I love you– though I rage at it,
Though it is shame and toil misguided,
And to my folly self-derided
Here at your feet I will admit!
It ill befits my years, my station,
Good sense has long been overdue!
And yet, by every indication,
Love’s plague has stricken me anew:
You’re out of sight– I fall to yawning;
You’re here– I suffer and feel blue,
And barely keep myself from owning,
Dear elf, how much I care for you!
Why, when your guileless girlish chatter
Drifts from next door, your airy tread,
Your rustling dress, my senses scatter
And I completely lose my head.
You smile– I flush with exaltation;
You turn away– I’m plunged in gloom;
Your pallid hand is compensation
For a whole day of fancied doom.
When to the frame with artless motion
You bend to cross-stitch, all devotion,
Your eyes and ringlets down-beguiled,
My heart goes out in mute emotion
Rejoicing in you like a child!
Dare I confess to you my sighing,
How jealously I chafe and balk
When you set forth, at times defying
Bad weather, on a lengthy walk?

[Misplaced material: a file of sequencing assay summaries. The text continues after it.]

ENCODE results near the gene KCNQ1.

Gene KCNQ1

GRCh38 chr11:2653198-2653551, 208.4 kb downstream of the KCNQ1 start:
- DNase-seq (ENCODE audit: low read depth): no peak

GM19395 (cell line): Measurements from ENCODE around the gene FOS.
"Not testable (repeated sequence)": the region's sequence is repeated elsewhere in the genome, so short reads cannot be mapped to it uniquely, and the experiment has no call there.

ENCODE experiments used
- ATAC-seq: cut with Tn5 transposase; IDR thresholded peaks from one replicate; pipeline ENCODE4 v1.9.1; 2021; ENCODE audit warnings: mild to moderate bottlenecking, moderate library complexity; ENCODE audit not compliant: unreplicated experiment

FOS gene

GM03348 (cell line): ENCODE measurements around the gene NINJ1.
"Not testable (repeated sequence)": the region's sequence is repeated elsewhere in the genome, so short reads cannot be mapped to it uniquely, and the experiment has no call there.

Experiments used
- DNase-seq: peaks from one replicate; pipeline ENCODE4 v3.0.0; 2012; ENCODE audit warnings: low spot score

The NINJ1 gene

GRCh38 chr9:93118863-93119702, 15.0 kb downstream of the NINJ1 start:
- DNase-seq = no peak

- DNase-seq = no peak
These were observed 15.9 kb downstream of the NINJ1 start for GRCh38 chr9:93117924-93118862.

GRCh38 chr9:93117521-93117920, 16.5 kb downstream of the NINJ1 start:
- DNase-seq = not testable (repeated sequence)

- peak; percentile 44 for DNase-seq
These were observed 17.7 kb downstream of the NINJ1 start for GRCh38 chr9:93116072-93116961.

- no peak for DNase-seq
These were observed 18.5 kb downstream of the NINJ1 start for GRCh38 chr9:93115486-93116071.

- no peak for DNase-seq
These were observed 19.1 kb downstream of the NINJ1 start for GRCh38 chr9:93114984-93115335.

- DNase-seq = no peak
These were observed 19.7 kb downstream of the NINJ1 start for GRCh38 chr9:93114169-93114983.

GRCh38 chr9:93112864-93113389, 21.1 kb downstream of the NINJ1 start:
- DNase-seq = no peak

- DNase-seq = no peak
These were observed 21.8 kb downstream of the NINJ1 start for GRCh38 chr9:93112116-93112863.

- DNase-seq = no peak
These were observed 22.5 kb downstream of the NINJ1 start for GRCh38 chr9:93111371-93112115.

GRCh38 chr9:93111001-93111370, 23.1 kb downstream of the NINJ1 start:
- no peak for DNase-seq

And then your solitary crying,
Those twosome whispers out of sight,
Your carriage to Opochka plying,
And the piano late at night…
Aline! I ask but to be pitied,
I do not dare to plead for love;
Love, for the sins I have committed,
I am perhaps not worthy of.
But make believe! Your gaze, dear elf,
Is fit to conjure with, believe me!
Ah, it is easy to deceive me!. . .
I long to be deceived myself!
Alexander Pushkin (1799 – 1837), Images are grabbed from “Anna Karenina” – Leo Tolstoy
* To Someone, who I would love to share my Evening Walks with.
William Wordsworth, “The Prelude”:
“When from our better selves we have too long Been parted by the hurrying world, and droop, Sick of its business, of its pleasures tired, How gracious, how benign, is Solitude.”
“You should never close a book until you’ve read something from it…”
“Well, just a sentence or a word. It can be very, very revealing. Just read something, anything. Well, read from the top, then…”
“….See, you are sad and happy. You don’t smile but you are content. You are sad and happy at the same time. In Brazil we have a term for that – it’s ‘Saudade’. It’s like … melancholic, nostalgic; it’s very Bossanova…”